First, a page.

Then there are private schools, private schools, an awesome option. It is particularly if you’re talking about private Christian schools, and there is a Christian worldview that is informing the way classes are taught, the way teachers are hired, and the way students are selected; it can be an awesome environment for many, many kids. There are negatives to private Christian schools. First of all, private schools don’t remove the risk of interacting with sin and unbelief that I talked about in public schools. The Lambert kids have spent their fair share of time in private schools. And they’ve been introduced to a lot of sin in those private schools, so you don’t remove the risk of exposure to sin because you send your kids to private school. Another negative is it’s really expensive. The expensive private school simply makes it not an economic reality for a lot of families. I’m not talking about people who choose not to afford it because they prioritize other things; I’m talking about there are faithful Christians who legitimately can’t afford a private school education. So that’s a negative.
Then there’s homeschooling. Homeschool is another great option; close, individual instruction is tailor-made to your kid’s nurture in the home. There is a huge benefit to homeschooling, but my goodness, there’s a negative and a positive to everything in life. And there are negatives to homeschooling as well. First of all, any parent who’s honest knows that homeschooling doesn’t eliminate your kid’s exposure to sinful people. Because Christian parents sin too, the kinds of sin that a kid is going to notice in the life of their parents who have given them homeschool instruction, we could pray, hope, trust, and believe will be less and different than, than a kid their age who doesn’t love Jesus, but you’re still going to have to deal with sin. Also, homeschooling is exhausting. It also can be expensive in its own way. A lot of parents feel the limitation regarding their expertise. We’ve done some homeschooling in our family, and one of the things I have found out as a grown man in my 40s talking to my kids who are in middle and high school is there’s a lot of stuff I forgot. There’s a lot of stuff; I never knew that well. And so they’re just negatives and positives to everything in life. I want to let you know honestly that in the Lambert family, public school, private school, and homeschool, we’ve done all three of those. I was brought up exclusively from kindergarten through the 12th grade in public school, my wife was exclusively in private schools growing up, and our kids have done both private schools and homeschooling depending on the season of life that we were in. So I feel like I’ve got some exposure, just as a member of my family, to all three of them.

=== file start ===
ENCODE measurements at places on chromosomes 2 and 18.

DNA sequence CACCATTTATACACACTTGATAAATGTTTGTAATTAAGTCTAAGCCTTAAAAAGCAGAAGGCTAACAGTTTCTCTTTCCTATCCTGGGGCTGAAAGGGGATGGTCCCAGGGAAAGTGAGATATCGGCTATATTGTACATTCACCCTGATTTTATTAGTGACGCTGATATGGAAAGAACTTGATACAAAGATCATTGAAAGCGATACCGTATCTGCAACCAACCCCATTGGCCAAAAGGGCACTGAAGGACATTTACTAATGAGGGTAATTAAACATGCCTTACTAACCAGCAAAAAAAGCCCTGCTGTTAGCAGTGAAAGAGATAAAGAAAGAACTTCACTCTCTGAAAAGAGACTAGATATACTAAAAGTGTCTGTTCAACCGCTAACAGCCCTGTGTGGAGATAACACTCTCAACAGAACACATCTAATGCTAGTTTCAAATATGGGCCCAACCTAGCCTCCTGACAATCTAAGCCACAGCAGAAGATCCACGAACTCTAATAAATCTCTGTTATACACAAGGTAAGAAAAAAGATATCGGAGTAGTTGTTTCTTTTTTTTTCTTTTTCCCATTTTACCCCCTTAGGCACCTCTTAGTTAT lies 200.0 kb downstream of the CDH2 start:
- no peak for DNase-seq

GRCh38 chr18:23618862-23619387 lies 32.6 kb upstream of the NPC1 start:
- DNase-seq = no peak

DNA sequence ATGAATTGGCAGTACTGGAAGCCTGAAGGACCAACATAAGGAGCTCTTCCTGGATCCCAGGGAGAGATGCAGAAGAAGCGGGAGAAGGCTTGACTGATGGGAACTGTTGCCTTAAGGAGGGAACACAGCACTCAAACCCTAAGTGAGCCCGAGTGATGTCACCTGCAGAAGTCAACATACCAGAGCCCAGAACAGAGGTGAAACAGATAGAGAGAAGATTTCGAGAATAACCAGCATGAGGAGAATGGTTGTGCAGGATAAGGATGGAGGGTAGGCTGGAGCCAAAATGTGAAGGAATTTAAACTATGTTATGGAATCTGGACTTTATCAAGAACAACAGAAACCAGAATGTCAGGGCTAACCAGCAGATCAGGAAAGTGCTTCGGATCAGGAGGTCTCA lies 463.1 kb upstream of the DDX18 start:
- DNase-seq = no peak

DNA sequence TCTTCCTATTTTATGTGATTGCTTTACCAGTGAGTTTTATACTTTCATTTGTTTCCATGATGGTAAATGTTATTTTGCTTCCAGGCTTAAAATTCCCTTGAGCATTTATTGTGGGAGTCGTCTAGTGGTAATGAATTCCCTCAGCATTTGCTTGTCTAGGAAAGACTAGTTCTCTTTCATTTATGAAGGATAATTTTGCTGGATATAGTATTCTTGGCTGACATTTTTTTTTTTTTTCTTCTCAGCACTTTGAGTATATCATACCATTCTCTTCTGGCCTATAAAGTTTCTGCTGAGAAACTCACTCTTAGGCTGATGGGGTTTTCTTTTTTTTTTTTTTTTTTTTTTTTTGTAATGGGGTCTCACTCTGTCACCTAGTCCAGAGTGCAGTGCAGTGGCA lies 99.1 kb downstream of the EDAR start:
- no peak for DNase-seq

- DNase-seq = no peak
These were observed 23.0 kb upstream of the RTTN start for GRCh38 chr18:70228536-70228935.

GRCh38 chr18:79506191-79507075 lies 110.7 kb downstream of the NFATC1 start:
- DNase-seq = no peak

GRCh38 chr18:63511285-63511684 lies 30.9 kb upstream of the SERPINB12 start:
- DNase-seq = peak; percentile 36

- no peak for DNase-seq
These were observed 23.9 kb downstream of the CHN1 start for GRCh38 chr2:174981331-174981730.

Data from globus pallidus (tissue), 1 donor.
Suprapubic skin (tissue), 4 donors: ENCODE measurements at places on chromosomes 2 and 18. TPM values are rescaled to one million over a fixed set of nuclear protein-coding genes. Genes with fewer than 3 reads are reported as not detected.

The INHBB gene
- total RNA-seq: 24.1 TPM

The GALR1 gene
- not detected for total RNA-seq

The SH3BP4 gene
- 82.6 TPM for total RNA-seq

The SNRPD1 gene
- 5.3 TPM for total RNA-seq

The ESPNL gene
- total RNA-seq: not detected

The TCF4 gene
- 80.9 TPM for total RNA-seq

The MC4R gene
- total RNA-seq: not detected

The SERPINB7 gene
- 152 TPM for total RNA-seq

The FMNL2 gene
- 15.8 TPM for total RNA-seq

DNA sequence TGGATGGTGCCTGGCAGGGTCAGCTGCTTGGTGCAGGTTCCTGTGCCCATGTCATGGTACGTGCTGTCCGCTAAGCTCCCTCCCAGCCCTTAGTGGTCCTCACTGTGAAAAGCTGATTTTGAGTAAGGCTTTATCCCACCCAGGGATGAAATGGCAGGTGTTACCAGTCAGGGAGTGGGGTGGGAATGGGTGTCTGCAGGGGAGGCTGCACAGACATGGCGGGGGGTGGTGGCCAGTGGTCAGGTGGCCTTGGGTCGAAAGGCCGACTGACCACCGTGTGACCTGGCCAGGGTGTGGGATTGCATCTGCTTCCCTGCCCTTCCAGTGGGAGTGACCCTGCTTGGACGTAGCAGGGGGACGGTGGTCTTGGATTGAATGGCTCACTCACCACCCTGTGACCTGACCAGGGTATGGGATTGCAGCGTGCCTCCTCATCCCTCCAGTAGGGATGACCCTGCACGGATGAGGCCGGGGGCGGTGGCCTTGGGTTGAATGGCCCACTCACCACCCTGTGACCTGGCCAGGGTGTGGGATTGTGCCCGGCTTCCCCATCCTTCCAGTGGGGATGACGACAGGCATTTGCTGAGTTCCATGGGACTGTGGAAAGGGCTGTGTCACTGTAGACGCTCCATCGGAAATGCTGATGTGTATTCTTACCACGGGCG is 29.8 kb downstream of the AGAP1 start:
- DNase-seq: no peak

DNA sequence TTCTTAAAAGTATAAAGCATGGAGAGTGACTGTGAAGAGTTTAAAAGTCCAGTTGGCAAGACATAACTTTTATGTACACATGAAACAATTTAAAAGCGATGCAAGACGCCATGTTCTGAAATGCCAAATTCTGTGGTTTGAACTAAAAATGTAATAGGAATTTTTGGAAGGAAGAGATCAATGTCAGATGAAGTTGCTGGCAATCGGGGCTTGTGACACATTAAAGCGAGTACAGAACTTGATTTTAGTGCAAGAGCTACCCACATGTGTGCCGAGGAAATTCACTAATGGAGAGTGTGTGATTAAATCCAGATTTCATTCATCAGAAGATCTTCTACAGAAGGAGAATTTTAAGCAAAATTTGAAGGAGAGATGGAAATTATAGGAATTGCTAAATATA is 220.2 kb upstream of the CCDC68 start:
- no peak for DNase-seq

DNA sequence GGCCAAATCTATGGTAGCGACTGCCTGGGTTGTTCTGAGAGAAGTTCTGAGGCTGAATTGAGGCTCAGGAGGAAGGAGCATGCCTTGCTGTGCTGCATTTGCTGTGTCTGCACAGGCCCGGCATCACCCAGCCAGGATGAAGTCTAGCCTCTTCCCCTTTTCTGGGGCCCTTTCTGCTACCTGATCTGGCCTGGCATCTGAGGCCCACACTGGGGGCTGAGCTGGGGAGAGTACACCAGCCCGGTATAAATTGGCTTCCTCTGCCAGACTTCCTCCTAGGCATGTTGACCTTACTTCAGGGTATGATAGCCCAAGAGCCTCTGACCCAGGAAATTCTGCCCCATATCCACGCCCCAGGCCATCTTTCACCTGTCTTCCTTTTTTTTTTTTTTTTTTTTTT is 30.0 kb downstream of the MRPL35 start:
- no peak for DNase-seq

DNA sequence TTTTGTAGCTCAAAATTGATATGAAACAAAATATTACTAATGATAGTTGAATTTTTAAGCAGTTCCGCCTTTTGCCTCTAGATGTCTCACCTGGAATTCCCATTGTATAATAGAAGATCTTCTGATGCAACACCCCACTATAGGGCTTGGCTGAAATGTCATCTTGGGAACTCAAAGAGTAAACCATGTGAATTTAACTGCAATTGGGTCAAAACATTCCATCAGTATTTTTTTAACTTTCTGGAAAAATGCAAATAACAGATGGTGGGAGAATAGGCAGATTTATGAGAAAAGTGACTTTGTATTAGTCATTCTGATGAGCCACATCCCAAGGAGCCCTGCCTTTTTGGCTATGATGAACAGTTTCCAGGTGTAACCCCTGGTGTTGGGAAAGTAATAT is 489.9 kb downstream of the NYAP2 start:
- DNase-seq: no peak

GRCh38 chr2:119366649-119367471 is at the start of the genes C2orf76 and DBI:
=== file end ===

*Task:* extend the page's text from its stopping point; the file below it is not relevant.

What Does the Bible Say?
The question I’m asking is, what’s the faithful option for parents? Well, let me answer that question by drawing your attention to a text of Scripture. Deuteronomy, 6:6-7, a famous passage of Scripture, where Moses says, “Here these words that I command you today, they shall be on your heart, you shall teach them diligently to your children and shall talk of them when you sit in your house. And when you walk by the way, and when you lie down, and when you rise.” There are other passages in the Bible, of course, that we could talk about. But that is a classic passage that weighs heavily on the mind of every Christian who wants to honor the Lord in their responsibilities to their children. This passage tells us very quickly, tells us very clearly, that there is a responsibility to teach children the truth of God. That responsibility is the parent’s responsibility. Parents can bring in help as they fulfill this responsibility. We can contract with other people, we can bring people into our homes, and we can send our kids to other schools, but we can never transfer that responsibility. There’s no tuition check that we can write. There’s no certification that any teacher can receive that makes them the person who’s in charge of that burden to instruct children that in a way that trumps the parent. What God is telling us here, he’s actually in this passage, and in no passage is he prescribing how this burden is to be discharged. He is simply saying that it must be discharged. So the biblical burden is to bring your kids up in the fear and instruction of the Lord, to quote a different passage, Ephesians 6.